by Sterling Brown
The lucky listeners of the audience get a taste of the blues when Ma starts signing somewhere around the end of section 2. But the blues are more than just music here: they're solace, connection, and empathy. How so? Allow Shmoop:
- Line 24: Welp, isn't everyone just plain miserable in this poem? Yep, these folks have the blues. Bad.
- Line 25: Ma sings blues music, but her smiles tell us that she has the cure for the blues. Or that at least something good can come of them.
- Lines 35-38: The blues are all about turning your personal pain into music, but in this case, those personal pains are never specified. The ellipses at the end of the line leave this unresolved, but they also remind us that, though their pains may be different, these people all do share in the blues. They've all got pain, which means they've all got songs to sing.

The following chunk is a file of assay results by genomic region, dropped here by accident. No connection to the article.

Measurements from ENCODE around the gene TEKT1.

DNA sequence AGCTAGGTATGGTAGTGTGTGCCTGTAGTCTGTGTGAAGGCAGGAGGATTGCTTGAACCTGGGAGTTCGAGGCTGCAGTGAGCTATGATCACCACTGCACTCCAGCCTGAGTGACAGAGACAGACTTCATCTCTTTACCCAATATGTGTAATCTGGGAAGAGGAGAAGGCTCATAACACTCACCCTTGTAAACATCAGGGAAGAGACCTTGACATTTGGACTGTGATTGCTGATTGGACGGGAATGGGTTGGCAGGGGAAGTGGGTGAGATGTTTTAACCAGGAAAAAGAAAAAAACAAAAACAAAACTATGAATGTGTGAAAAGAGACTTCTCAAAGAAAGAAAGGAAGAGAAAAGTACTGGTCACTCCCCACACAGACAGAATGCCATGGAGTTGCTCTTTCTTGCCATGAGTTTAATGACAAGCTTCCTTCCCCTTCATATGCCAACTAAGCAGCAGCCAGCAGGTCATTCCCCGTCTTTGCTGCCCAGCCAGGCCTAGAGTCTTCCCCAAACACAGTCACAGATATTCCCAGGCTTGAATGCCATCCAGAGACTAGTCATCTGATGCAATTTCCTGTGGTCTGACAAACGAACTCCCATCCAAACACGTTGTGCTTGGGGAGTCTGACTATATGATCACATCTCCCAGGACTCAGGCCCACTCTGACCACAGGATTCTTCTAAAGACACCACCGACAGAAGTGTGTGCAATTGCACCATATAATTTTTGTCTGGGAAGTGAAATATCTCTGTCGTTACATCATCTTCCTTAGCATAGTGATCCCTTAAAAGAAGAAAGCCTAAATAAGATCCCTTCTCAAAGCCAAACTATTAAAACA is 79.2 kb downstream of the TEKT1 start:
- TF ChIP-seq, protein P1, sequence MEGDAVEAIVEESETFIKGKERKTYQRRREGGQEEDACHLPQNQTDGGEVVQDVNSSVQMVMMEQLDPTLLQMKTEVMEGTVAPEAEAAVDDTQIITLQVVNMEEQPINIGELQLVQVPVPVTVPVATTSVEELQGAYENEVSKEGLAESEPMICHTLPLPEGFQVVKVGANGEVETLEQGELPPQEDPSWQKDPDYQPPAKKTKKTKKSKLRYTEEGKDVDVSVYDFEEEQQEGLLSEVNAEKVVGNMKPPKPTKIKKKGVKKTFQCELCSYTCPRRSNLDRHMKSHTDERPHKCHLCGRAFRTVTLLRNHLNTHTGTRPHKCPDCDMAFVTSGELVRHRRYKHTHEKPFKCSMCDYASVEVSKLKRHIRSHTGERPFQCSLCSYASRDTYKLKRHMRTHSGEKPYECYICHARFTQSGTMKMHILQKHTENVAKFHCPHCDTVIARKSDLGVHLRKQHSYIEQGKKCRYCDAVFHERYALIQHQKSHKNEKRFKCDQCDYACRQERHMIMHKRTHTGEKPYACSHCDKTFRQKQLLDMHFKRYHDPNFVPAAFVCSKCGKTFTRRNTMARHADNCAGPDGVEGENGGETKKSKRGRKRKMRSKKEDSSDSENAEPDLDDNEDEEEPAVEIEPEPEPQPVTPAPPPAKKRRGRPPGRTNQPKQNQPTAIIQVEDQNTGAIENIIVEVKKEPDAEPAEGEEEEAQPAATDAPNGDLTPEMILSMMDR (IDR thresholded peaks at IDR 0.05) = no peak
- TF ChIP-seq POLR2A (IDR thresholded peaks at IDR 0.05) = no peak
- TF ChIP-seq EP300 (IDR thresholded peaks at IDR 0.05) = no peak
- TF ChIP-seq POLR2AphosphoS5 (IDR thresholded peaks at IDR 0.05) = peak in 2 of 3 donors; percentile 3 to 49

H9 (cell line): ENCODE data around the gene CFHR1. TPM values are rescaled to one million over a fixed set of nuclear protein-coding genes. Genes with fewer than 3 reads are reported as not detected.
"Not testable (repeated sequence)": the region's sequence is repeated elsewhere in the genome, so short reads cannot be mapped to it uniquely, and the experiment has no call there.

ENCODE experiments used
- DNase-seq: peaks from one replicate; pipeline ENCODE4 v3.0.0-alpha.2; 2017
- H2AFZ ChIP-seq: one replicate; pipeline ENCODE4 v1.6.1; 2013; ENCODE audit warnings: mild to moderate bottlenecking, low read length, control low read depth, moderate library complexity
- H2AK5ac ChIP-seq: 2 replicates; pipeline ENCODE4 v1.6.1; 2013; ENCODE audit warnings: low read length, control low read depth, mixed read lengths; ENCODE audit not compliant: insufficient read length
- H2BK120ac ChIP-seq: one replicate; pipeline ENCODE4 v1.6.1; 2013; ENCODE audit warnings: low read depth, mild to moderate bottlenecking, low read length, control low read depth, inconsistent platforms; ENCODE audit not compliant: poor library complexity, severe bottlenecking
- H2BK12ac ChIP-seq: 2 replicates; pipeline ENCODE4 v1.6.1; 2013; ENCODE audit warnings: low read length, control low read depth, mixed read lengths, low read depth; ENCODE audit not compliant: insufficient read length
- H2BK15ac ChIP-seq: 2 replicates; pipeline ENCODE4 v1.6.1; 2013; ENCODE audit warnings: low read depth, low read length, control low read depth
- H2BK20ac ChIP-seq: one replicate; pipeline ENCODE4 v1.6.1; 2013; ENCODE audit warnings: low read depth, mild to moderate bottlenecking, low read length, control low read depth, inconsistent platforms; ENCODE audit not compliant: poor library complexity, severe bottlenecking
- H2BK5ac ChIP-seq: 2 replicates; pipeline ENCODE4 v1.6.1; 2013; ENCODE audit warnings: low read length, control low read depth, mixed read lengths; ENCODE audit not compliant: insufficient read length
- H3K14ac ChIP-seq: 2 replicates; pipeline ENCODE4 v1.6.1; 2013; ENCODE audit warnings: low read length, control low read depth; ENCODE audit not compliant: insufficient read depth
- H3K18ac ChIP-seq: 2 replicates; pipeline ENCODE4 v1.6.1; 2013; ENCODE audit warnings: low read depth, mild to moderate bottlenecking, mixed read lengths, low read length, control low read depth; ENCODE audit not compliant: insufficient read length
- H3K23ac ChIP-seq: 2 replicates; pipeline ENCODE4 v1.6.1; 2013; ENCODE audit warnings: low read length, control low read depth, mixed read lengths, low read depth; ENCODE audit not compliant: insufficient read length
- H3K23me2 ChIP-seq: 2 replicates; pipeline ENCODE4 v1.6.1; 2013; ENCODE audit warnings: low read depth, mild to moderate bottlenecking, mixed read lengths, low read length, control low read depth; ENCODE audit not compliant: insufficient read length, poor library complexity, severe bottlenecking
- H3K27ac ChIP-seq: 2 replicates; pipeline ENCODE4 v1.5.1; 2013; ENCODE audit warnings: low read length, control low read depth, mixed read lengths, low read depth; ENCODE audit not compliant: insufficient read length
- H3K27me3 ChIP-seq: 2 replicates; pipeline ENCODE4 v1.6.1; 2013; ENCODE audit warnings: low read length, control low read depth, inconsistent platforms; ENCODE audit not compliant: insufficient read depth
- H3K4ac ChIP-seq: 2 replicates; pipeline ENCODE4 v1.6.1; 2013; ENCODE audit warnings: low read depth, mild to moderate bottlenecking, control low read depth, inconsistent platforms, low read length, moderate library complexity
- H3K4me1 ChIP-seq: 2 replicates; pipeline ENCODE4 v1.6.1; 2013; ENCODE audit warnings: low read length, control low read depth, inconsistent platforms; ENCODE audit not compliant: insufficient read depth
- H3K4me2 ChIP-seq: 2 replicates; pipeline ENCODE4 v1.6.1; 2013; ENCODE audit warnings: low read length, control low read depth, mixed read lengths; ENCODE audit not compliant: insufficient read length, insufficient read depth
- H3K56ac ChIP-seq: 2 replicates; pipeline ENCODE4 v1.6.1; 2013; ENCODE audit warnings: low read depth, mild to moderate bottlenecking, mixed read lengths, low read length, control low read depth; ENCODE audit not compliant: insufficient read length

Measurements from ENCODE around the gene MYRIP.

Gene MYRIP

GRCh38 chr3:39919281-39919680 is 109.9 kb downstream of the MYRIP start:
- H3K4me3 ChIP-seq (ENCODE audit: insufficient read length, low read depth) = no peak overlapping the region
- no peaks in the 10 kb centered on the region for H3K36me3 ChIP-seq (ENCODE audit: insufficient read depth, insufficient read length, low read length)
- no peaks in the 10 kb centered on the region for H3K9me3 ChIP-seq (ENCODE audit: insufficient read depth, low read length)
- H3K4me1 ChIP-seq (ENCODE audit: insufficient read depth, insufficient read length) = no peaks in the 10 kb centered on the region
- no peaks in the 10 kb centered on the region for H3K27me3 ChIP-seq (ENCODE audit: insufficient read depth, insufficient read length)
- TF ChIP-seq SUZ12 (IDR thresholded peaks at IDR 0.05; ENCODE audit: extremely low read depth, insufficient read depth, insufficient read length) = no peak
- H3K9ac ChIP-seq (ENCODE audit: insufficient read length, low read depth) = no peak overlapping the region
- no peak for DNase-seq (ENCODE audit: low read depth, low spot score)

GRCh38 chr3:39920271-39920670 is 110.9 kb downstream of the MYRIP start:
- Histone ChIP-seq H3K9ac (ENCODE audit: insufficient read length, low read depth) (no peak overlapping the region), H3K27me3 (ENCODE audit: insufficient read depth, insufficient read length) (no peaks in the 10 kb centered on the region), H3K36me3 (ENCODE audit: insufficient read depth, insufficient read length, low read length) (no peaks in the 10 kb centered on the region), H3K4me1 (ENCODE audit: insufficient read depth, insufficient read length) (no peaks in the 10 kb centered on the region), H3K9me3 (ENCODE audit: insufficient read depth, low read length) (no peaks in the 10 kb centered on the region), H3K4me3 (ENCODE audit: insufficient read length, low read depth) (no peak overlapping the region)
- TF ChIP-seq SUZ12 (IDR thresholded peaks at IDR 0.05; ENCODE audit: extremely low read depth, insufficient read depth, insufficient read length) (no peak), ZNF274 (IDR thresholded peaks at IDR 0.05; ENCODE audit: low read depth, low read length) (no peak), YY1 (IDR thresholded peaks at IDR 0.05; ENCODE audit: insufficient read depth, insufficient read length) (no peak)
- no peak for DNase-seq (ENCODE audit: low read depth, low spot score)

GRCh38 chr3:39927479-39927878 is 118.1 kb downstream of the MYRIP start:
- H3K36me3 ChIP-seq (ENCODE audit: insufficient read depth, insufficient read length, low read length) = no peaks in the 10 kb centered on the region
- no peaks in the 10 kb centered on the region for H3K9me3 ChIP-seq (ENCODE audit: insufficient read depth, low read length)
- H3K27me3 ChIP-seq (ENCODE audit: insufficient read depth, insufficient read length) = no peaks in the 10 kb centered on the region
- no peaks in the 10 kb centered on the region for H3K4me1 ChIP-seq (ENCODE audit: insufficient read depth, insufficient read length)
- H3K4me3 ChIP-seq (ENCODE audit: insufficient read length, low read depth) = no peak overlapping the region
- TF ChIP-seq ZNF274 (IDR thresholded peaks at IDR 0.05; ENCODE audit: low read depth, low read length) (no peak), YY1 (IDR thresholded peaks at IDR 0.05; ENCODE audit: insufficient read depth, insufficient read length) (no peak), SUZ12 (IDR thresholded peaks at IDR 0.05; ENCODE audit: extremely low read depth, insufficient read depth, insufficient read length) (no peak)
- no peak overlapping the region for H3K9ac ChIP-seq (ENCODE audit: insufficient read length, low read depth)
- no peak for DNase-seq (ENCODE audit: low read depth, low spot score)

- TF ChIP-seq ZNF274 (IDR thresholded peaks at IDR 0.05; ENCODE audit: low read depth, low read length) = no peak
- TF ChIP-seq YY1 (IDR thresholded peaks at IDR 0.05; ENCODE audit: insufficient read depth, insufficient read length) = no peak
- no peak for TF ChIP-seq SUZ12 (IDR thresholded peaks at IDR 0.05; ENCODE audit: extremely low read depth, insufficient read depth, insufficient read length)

- Line 41: Brown is using the lyrics of a real blues song here. In this case, we get an idea of some of the specific hardships these audience members endure: a flood. Singing this song provided a moment of connection for the guy in the audience who's repeating the lyrics here. The blues touched him, they just got a hold of him somehow.
- Lines 42-47: Usually a blues song repeats the first line twice then delivers a new line, but the fan has reduced the lyrics to the essentials, foregoing the repetitions to tell the story at the heart of the song. It's the hardship he's interested, and how the music has helped him rise above his own hardships.
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